Turbine-Driven Centrifugal Pumps for Waterworks Service.

Turbine-Driven Centrifugal Pumps for Waterworks Service.

It is only recently that centrifugal pumps have received the serious consideration of waterworks engineers, although their economy and efficiency have long since been demonstrated for supplying water in large quantities to industrial plants. It is our purpose here to show that the steam turbine driven centrifugal pump is able to compete successfully wherever the price of coal is not excessive, with reciprocating pumping engines of the high duty vertical triple-expansion or other type. The high duty shown by reciprocating engines in waterworks service involving the pumping of large quantities of water against high heads under practically uniform load conditions, has long and justly been regarded as a supreme achievement. Due to the direct connection of the pump and engine cylinders and to the high etticiency realized in the pump when the proper attention is paid to its packings, the triple expansion reciprocating pumping engine has been able to develop duties that are unapproachable by rotary units consisting of turbines and centrifugal pumps. However, when a careful comparison is made of the total costs of pumping, it will be found that the balance is entirely reversed; that is, the high first cost of the reciprocating unit together with the cost of the attendance, foundations and buildings it requires, introduce annual charges for interest, upkeep and depreciation which more than offset the greater steam consumption of the turbine unit. Of the several types of pumping engines the following are chiefly used for waterworks service: Low duty compound condensing engines, costing with foundations, piping and appurtenances about $2,300 per million gallons capacity per 24 hours; low duty triple expansion condensing horizontal engines, costing about $2,800 per million gallons capacity; cross-compound condensing horizontal fly-wheel engines, costing about $3,300 per million gallons capacity; and high-duty triple expansion vertical condensing engines, costing about $4,800 per million gallons capacity. The figures just given are from a paper by the late Charles A. Hague, presented before the American Society of Civil Engineers, May 17, 1911. Mr. Hague selected the high-duty triple expansion vertical engine as the only one to be considered in most cases, and it is with this type of engine that we shall make our comparison. It would appear that the relative merits of the two types can be most clearly brought out by a couple of examples drawn from recent practise, and a tabulation of the costs involved. In preparing these comparisons we have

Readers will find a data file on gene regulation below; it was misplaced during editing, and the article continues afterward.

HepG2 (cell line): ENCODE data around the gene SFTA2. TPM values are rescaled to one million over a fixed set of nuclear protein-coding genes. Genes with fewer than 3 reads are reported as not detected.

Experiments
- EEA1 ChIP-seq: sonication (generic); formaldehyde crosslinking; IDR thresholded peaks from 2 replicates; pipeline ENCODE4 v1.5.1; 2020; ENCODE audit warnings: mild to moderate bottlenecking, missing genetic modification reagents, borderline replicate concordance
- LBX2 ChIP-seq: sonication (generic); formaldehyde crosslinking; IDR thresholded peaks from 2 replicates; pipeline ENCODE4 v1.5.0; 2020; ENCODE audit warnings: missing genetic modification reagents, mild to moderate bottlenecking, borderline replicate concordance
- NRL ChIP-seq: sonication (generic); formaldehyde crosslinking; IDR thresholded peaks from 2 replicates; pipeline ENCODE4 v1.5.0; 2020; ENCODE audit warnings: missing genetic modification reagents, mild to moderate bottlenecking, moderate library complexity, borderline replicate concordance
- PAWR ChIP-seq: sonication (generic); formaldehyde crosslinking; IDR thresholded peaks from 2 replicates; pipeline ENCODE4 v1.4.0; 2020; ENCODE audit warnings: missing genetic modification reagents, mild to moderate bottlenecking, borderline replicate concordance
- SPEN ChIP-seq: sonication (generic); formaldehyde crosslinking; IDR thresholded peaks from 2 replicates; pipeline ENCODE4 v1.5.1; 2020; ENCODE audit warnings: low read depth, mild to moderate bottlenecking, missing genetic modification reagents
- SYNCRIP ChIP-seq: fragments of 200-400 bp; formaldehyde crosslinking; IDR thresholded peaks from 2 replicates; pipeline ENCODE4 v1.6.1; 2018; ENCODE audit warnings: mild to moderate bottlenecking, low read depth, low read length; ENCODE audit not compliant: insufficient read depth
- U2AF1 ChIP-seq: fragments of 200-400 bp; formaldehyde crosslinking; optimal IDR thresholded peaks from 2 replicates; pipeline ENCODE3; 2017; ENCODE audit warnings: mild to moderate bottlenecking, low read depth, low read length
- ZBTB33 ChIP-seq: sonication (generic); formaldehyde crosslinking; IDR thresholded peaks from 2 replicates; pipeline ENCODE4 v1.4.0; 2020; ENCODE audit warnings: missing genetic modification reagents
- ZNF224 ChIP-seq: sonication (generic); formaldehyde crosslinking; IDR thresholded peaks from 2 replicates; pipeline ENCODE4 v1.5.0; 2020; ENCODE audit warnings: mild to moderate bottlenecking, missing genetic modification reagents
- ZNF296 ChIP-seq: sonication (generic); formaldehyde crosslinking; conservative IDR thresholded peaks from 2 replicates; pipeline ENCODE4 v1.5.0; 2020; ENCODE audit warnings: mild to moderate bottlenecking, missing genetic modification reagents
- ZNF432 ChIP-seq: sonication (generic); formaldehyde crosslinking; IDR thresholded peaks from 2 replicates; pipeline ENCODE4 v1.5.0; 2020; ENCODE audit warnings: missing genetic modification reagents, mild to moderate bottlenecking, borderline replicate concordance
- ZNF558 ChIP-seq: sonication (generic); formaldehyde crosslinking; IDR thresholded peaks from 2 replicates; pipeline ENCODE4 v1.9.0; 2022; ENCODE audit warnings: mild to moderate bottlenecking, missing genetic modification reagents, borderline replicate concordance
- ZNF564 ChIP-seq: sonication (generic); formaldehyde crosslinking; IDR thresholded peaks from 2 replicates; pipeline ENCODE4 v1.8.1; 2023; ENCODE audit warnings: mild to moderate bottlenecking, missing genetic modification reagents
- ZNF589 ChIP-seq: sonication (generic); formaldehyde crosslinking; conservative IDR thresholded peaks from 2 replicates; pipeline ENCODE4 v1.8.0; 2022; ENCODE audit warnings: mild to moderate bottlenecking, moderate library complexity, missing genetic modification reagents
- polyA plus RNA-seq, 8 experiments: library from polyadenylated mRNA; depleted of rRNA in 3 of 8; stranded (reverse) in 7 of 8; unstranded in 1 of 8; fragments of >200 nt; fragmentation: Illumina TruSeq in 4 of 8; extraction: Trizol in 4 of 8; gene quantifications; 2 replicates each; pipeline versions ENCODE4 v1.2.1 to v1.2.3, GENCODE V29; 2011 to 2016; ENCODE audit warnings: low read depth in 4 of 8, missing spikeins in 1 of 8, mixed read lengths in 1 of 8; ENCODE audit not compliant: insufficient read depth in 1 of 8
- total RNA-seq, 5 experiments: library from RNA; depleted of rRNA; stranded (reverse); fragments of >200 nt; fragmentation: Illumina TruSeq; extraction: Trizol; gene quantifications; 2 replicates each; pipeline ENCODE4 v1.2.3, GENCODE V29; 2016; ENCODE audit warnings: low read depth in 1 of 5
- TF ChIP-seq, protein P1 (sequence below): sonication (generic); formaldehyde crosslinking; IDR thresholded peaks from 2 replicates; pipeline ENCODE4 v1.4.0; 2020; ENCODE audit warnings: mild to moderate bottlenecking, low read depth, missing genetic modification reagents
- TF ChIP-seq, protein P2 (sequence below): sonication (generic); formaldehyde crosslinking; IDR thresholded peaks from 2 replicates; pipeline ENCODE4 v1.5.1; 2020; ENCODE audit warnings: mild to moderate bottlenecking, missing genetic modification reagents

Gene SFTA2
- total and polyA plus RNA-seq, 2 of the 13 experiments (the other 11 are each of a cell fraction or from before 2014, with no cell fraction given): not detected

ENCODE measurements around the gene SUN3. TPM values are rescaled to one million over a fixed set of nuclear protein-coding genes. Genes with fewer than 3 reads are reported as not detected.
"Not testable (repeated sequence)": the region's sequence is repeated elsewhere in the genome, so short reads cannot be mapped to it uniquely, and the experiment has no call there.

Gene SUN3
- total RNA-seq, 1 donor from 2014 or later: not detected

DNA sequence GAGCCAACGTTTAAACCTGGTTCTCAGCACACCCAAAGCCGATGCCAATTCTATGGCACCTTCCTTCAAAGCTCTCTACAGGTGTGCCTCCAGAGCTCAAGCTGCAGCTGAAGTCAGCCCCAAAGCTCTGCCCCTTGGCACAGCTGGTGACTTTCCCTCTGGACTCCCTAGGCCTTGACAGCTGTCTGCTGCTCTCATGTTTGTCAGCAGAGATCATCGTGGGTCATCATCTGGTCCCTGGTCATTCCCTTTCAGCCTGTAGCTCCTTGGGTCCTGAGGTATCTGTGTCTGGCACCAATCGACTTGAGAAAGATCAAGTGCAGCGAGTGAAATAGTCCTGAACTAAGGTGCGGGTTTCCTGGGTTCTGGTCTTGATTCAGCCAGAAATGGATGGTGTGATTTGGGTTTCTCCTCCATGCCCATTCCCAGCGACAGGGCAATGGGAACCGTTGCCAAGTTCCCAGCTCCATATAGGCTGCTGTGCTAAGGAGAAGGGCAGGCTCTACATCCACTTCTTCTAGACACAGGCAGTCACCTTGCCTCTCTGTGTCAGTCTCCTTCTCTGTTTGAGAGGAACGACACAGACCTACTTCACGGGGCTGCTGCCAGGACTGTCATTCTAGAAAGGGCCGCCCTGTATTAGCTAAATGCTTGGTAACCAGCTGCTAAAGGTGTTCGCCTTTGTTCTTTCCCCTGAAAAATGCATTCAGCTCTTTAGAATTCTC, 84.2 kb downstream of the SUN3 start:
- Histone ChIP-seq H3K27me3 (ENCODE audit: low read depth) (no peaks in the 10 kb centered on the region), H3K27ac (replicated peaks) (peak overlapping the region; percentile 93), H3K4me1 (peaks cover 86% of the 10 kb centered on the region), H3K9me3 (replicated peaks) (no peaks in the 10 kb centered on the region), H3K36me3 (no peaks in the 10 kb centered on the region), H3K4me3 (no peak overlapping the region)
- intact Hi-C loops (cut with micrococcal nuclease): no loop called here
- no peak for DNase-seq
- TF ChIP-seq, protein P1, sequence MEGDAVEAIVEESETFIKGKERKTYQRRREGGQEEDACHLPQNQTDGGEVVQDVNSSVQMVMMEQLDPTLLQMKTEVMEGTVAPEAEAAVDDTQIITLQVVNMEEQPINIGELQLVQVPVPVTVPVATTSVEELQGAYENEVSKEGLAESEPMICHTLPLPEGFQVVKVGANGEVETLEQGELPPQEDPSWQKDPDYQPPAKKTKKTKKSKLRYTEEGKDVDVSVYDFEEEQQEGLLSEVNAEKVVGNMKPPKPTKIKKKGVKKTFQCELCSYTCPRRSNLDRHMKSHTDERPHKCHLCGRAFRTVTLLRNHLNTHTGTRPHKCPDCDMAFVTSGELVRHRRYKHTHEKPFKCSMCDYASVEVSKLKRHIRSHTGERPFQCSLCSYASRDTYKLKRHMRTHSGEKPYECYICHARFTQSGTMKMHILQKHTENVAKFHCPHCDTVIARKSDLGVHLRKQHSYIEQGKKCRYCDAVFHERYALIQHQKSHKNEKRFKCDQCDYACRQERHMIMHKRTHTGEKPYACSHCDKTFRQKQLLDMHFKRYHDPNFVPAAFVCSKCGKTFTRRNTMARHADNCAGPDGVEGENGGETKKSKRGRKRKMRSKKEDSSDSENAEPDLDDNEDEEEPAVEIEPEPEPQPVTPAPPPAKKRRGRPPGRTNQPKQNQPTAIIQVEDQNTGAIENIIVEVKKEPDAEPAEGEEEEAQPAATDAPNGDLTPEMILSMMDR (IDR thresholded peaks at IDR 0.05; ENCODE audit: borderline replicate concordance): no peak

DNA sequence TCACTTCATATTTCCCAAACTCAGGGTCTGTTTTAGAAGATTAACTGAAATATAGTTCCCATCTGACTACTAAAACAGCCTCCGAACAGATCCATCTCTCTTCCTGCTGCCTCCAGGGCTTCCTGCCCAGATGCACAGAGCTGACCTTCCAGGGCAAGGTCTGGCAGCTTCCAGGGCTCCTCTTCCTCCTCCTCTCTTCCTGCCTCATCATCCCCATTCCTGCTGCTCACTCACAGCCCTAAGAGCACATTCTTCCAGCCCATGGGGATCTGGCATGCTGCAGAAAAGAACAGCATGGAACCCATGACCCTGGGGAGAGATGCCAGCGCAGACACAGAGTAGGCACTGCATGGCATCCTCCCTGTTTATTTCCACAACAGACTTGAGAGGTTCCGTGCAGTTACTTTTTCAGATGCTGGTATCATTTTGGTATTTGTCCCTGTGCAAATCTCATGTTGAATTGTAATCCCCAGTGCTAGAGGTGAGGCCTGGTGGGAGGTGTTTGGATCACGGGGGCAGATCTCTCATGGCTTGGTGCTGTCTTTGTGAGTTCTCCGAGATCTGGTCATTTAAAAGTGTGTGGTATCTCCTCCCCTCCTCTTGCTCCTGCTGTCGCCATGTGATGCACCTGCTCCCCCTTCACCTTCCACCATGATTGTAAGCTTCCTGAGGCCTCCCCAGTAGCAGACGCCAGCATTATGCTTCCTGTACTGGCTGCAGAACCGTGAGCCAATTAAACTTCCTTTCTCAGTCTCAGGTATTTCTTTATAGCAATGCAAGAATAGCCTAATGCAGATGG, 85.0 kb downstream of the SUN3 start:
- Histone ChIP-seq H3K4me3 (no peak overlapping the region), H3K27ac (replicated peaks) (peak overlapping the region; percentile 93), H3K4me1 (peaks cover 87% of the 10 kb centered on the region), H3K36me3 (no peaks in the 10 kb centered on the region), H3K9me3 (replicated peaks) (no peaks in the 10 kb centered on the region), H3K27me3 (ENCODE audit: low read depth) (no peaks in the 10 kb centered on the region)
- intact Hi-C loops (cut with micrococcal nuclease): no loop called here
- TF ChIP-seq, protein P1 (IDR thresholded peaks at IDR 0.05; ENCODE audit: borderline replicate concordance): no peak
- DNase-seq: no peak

YEARLY CHARGES, TURBINE AND REC IPROCATING PUMPING UNITS.

made use of the following values: